Wanted: Gift, Got: Gift
The Case of the Invisible Differences
I've seen this kind of output from test programs more than I'd like to remember:
You'll stare at that for a long time before having the clever idea of piping the test through
cat -A -- only to find that you're only expecting a carriage return and newline, but you're getting a newline. After the hundredth time, you learn to bring
cat -A into play as soon as you see this kind of weird test result, and lesson helps. The problem is that it doesn't help when diagnosing CPAN Testers reports from your code running on SqueeOS True56, a platform that you've never heard of and that nobody knows the line endings for. What's going on with the output? You can't say, so you contact the smoker and ask him to re-run the tests and tell you what the bytes in question are, but it's a pretty lousy approach. The solution is to fix the diagnostic messages to show you everything that might be relevant.
Test::BinaryData replaces the usual "have X, want Y" diagnostic with output inspired by
xxd. The above test would have produced:
It's pretty obvious, here, what happened. There's an extra byte in the "have," and a quick glance at the compared lines shows that the bogus byte is an
0x0d before the shared
If we've got a bunch of identical content before the difference, we get leading content for context:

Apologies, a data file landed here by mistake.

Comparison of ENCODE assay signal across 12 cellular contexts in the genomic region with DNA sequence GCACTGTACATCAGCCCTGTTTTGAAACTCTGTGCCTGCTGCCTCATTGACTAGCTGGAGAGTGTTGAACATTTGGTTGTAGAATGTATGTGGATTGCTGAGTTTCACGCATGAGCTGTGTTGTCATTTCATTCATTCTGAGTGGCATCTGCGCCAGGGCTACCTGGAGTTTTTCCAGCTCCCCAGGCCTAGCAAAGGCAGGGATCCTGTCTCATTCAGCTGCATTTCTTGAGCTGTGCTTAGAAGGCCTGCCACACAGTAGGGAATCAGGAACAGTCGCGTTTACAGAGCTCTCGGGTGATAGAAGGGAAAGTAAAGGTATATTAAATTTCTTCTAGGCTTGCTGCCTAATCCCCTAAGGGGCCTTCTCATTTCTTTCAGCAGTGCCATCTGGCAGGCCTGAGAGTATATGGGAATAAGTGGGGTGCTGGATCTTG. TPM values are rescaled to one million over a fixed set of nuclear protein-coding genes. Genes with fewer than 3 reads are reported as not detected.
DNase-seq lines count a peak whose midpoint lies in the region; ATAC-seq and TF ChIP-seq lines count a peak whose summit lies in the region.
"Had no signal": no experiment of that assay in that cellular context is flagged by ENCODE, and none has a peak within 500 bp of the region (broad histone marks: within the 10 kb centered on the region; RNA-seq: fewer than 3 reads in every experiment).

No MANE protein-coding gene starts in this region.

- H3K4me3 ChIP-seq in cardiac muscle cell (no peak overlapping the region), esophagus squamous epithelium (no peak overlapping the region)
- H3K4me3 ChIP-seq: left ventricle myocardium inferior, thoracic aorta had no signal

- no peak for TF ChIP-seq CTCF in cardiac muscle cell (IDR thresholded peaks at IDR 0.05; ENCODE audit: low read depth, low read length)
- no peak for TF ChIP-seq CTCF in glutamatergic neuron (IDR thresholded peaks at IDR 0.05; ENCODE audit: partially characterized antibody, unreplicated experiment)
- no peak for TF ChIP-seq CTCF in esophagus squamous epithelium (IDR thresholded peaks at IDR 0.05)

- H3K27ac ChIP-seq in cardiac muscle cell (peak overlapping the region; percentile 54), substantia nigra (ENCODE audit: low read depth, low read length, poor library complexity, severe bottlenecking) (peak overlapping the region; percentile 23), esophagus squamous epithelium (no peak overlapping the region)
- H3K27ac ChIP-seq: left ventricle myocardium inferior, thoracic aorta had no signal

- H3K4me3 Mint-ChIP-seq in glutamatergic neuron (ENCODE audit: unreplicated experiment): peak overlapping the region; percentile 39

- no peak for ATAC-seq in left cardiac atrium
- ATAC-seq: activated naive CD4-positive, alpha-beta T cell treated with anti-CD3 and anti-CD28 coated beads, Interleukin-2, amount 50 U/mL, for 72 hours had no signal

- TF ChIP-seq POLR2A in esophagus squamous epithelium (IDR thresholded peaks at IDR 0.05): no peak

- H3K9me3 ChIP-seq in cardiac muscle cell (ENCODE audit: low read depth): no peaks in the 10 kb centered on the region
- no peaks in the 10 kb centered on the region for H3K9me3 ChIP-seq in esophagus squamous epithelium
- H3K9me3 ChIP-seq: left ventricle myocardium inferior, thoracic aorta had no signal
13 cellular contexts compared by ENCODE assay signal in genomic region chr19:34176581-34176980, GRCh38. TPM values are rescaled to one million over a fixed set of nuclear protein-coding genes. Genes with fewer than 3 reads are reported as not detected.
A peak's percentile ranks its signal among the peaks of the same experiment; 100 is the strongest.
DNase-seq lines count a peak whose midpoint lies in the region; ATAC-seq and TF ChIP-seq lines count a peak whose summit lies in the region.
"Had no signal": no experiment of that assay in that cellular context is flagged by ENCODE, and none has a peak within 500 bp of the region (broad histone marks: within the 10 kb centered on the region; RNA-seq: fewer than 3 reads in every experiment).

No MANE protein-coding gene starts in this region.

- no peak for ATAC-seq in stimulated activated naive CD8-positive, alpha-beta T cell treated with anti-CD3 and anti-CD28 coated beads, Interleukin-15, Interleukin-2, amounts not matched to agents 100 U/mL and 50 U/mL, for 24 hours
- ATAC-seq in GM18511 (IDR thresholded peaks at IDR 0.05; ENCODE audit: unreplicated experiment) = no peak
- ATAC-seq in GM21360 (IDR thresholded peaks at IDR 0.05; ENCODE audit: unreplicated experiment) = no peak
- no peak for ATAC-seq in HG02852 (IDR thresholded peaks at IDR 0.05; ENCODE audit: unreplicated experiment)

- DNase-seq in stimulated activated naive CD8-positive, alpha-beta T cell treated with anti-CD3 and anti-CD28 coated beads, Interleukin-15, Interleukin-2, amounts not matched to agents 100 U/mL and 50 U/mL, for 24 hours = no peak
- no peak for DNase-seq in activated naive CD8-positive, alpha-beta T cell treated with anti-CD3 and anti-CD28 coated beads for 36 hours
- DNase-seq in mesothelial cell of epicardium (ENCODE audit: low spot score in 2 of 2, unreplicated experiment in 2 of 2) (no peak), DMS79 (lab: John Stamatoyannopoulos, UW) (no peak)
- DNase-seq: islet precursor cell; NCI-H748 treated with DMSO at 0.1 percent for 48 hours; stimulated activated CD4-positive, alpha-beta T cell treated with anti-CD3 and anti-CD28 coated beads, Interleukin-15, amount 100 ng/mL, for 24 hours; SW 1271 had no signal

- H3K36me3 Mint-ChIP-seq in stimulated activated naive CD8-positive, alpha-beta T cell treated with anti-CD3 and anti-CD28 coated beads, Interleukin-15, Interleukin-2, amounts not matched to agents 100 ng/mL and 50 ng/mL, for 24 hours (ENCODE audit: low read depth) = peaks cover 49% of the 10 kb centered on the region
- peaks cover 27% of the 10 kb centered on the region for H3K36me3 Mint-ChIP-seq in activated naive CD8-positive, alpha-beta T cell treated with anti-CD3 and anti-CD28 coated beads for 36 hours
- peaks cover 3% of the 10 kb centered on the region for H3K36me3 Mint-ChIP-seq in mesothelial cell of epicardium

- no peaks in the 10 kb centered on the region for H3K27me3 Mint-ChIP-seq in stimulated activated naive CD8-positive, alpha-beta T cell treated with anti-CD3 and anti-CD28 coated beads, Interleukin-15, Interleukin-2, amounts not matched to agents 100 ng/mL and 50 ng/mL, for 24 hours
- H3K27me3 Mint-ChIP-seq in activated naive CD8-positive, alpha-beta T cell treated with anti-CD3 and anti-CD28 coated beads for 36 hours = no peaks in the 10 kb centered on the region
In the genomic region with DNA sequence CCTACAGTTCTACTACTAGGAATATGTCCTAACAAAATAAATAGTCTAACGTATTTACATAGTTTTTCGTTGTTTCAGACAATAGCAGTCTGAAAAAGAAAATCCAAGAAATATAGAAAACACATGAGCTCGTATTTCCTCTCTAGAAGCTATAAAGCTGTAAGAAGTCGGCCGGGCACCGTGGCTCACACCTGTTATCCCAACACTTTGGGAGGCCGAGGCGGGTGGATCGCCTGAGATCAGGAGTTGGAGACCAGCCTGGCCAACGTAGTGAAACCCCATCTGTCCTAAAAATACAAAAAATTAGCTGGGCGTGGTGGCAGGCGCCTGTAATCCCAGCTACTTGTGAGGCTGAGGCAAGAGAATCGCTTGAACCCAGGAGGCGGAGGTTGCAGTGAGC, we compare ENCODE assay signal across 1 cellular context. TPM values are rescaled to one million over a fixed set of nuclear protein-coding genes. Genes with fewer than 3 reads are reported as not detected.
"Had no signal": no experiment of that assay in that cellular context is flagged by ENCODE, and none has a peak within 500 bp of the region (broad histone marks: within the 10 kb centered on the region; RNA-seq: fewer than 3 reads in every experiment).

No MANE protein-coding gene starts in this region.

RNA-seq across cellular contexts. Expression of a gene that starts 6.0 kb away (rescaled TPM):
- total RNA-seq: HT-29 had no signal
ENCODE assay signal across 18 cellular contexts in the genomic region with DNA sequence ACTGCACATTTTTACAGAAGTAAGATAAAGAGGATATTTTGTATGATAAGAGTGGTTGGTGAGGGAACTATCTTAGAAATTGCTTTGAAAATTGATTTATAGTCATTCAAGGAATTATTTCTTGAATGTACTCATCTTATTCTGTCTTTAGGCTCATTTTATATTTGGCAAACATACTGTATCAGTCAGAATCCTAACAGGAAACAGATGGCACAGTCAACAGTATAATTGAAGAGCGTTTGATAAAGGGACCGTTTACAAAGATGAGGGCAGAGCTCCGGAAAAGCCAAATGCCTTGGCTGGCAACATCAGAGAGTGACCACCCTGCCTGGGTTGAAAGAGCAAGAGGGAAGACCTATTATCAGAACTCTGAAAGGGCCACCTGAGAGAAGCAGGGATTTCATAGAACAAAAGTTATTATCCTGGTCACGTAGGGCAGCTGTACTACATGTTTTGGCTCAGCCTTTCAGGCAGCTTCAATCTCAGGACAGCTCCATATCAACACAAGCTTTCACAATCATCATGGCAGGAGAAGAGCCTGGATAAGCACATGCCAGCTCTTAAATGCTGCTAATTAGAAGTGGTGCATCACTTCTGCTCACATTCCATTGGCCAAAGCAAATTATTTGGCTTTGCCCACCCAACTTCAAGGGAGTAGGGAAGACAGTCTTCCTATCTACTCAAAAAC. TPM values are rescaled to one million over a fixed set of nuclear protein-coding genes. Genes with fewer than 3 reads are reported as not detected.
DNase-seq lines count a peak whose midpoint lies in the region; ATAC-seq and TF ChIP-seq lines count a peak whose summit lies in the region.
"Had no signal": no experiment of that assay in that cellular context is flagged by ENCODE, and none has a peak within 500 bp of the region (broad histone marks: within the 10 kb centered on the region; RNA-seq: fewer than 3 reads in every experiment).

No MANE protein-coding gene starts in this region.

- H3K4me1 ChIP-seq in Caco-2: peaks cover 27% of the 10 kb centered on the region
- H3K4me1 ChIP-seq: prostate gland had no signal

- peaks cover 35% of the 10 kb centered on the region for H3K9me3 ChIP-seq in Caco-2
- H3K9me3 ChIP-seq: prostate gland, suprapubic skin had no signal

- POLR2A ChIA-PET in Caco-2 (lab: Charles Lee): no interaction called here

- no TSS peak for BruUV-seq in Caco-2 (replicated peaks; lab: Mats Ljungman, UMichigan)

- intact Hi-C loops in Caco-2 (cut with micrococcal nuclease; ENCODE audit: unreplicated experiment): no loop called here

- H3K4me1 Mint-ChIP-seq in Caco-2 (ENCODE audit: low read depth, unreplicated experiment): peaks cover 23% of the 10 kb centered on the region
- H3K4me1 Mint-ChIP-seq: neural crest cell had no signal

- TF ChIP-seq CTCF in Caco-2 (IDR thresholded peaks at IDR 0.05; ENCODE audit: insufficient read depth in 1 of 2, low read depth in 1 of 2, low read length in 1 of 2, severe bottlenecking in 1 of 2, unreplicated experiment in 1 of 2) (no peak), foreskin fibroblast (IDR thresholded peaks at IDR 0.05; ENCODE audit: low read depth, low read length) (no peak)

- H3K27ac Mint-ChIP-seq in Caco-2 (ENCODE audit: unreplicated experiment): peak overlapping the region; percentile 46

The column between the have and want signs shows you the relationship of the two subsequences: either they are equal (=) or they are not (!).
Comparing Encoded Text
Originally, I wrote this module exclusively for comparing line endings. It had obvious applications for testing the results of encoding text strings, but I didn't know much about encoding at the time. Once I became further mired in encoding issues, though, I came back to Test::BinaryData and found it really useful. For example, why did performing the same operation from different operating systems fail, with no visible differences?
Both encode the name of Queensrÿche, complete with heavy metal umlaut, but the byte sequences differ. The first is LATIN SMALL LETTER Y WITH DIAERESIS, but the second is a combining sequence: LATIN SMALL LETTER Y, followed by COMBINING DIAERESIS.
These forms are identical when read, but of course computers will see them differently, and this can cause really bizarre, awful bugs. As a side note, this kind of bug led me to find Unicode::Normalize, which is something any programmer dealing with "funny characters" should know about.
Test::BinaryData is meant to compare byte strings, and will reject any comparison when either side of it contains "wide characters" -- a sign that the content is probably a non-encoded character string. And anyway, cramming a four-character "byte" into the diagnostic display wouldn't work!